Q3 2015 is now in the books!
Now is the time for every reputable investment management firm, from institutional investors to hedge funds, wealth managers, and other money managers of all stripes to crunch their numbers and report to their clients how they made out this summer.
For better or worse (mostly worse), this is one of only four times per year that most investment management firms actively reach out to their clients.
Thus, it is among the few opportunities investment managers have to conclusively demonstrate that “unique client service philosophy" about which they banged the drum so loudly in the pitch meeting.
As a best practice, investment managers should look at their client communications and ask themselves:
Are we putting our best foot forward in this letter?
In your letter, are you doing everything you can to ensure clients would never seriously consider leaving you for anyone else?
In other words, how effectively are you differentiating yourself?
We all know that it is cheaper to keep an existing client than to find a new one. So an important part of investment management marketing is doing everything possible to ensure existing clients are happy… nay, delighted with the firm, from top-to-bottom.
Since every firm has their own processes and practices for reporting their results, I’ll leave the data component to the devices of each individual firm.
But for the narrative of your quarterly performance, I have a few suggestions, beyond some of the things I've already written on the subject:
Write Like You Actually Want to be Read
In other words, be conversational, thoughtful, and most of all, helpful. Think about what your clients really want to know about, and use THAT as your guiding principle when crafting your letter. Don't prattle on about the things you find important... keep it in the context of the wants and needs of your client.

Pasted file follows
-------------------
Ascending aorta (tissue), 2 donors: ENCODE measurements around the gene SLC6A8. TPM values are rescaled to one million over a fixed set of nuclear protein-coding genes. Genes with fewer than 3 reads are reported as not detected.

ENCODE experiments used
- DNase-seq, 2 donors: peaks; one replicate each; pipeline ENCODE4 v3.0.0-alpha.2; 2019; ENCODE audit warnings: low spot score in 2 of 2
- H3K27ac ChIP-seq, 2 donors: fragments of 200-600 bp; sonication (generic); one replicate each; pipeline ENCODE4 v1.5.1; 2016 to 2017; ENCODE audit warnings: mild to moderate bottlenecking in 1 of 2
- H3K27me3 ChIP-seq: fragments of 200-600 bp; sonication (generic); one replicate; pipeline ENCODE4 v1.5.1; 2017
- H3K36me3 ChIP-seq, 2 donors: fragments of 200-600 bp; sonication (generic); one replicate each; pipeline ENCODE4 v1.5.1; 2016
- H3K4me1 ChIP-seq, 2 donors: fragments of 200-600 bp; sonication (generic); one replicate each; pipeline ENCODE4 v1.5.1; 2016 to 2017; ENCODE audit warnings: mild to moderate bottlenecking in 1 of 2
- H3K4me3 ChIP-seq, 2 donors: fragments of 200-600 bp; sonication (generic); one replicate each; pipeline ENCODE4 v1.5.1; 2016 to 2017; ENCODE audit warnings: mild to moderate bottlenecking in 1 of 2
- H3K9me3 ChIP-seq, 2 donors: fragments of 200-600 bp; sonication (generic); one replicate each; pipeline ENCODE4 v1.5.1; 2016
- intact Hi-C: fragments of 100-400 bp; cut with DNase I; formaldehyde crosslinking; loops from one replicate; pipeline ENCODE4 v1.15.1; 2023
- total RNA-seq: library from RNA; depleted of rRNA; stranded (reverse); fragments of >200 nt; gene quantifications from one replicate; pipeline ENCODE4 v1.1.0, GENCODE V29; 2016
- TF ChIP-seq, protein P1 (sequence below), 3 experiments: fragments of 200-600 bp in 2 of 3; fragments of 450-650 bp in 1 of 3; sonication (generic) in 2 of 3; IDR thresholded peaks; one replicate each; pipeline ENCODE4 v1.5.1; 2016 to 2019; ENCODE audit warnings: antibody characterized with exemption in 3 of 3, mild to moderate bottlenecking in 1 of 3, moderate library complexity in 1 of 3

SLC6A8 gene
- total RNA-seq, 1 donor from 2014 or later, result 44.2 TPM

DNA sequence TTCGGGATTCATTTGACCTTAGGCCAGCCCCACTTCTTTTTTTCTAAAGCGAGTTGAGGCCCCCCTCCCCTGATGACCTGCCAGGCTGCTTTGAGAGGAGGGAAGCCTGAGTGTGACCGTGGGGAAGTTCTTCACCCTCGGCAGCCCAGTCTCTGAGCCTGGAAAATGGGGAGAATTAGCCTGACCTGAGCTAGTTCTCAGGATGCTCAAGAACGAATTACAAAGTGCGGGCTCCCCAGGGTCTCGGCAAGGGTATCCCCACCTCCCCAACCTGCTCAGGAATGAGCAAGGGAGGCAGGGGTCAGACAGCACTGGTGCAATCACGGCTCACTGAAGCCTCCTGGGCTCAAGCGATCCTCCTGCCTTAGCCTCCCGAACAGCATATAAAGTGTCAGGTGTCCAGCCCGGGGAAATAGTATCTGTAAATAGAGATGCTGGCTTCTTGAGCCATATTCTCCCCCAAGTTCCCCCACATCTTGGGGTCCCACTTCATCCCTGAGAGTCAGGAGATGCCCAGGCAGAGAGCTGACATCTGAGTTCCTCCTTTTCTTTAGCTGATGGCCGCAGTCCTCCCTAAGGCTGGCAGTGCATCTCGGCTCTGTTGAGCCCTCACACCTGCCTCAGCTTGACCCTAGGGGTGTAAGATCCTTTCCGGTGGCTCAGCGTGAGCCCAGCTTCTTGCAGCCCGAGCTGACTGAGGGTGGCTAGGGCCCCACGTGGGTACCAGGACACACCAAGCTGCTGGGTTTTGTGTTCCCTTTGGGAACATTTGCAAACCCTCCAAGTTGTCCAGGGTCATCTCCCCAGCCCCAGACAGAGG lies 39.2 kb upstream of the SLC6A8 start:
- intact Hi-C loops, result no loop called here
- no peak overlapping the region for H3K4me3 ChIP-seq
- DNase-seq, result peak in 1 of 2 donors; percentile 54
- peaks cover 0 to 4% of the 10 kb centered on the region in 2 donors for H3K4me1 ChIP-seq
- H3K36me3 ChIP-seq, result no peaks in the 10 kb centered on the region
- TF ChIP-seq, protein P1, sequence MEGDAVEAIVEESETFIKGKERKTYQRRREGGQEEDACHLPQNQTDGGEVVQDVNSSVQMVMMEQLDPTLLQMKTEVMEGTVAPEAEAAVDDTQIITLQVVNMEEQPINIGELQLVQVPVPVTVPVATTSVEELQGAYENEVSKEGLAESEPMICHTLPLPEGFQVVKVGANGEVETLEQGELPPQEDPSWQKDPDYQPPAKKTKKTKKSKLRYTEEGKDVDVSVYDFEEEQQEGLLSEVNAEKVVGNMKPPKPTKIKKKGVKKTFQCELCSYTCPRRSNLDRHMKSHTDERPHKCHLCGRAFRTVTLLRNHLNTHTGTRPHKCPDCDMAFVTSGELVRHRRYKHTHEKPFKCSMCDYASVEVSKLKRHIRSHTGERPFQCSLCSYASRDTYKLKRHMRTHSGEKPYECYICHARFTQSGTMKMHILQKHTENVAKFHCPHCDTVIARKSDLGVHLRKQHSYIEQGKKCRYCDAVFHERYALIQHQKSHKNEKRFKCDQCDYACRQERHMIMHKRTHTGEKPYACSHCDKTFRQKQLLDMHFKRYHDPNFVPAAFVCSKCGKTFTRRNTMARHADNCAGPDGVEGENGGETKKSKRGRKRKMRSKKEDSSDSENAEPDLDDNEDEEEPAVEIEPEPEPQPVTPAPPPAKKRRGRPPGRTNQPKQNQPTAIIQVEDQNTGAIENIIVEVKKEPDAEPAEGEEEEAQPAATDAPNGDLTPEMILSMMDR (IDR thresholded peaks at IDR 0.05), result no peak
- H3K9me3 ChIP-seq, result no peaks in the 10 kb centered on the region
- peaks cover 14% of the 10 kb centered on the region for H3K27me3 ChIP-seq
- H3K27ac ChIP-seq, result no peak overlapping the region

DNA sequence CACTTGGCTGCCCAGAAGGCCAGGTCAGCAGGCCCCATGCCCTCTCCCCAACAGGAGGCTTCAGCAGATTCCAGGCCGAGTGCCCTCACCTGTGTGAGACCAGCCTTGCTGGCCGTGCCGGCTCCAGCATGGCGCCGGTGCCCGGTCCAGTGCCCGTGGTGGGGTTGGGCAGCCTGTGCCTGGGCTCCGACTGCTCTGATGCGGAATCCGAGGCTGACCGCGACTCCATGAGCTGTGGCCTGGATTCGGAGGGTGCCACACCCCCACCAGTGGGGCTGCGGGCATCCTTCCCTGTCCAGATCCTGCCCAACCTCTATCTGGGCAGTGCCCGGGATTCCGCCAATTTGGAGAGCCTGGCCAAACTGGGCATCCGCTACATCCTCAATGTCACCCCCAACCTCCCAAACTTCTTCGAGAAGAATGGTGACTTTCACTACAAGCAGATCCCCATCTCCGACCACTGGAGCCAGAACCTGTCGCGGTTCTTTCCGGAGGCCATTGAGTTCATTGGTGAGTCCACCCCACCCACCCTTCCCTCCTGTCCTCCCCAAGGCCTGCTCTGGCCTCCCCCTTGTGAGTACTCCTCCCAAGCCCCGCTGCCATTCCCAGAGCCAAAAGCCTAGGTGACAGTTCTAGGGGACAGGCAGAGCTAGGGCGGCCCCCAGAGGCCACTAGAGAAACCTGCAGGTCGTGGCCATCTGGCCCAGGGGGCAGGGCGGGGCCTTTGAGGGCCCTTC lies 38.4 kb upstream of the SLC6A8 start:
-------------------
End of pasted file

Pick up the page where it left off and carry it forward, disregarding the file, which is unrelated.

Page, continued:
As a corollary, I’ve always believed that the art of writing lay in thrift, so say what you have to say, be clear, be concise, and be consistent.
Treat the Quarter Like Chapter 8…
Your client letters, read in sequence, should be the story of the work you do for your clients.
As such, you must look back at your earlier client letters and make sure that predictions, assertions, hopes, and statements of conviction are revisited and are either confirmed or refuted.
In either case, explain why your assertions came to pass, or why they didn’t. High on a stock last quarter? Revisit the holding and explain (quickly or at length, depending on the circumstance) why it did or didn’t perform as expected.
It is important to understand that simply ending one tangent of the narrative often alienates some segment of your audience. Be sure to complete the story's arc.
… But Also Make it a Stand-Alone Piece
The principles of effective storytelling dictate that you have a compelling introduction / beginning, rising action to a climax, and then the dénouement.
A lot went on this summer, economically, politically, and socially. Weave these elements into the letter in a way the creates the necessary context for the portfolio’s performance.
An honest assessment of your quarter is essential if you are to maintain credibility and the trust of your clients.
If the quarter went poorly:
- Never rationalize.
- Never make excuses.
- Always accept responsibility.
- Describe what you’ll be doing to ensure better outcomes in the future.
If the quarter went well:
- Be humble.
- Share credit for the firm’s success with the rest of your firm’s employees
- Explain how you’ll keep the good times rolling.
No matter how the portfolio performed, you can still delight your clients with a thoughtful, creative, well-written quarterly letter.
Remember: your letter must remind your clients why they chose to work with you in the first place.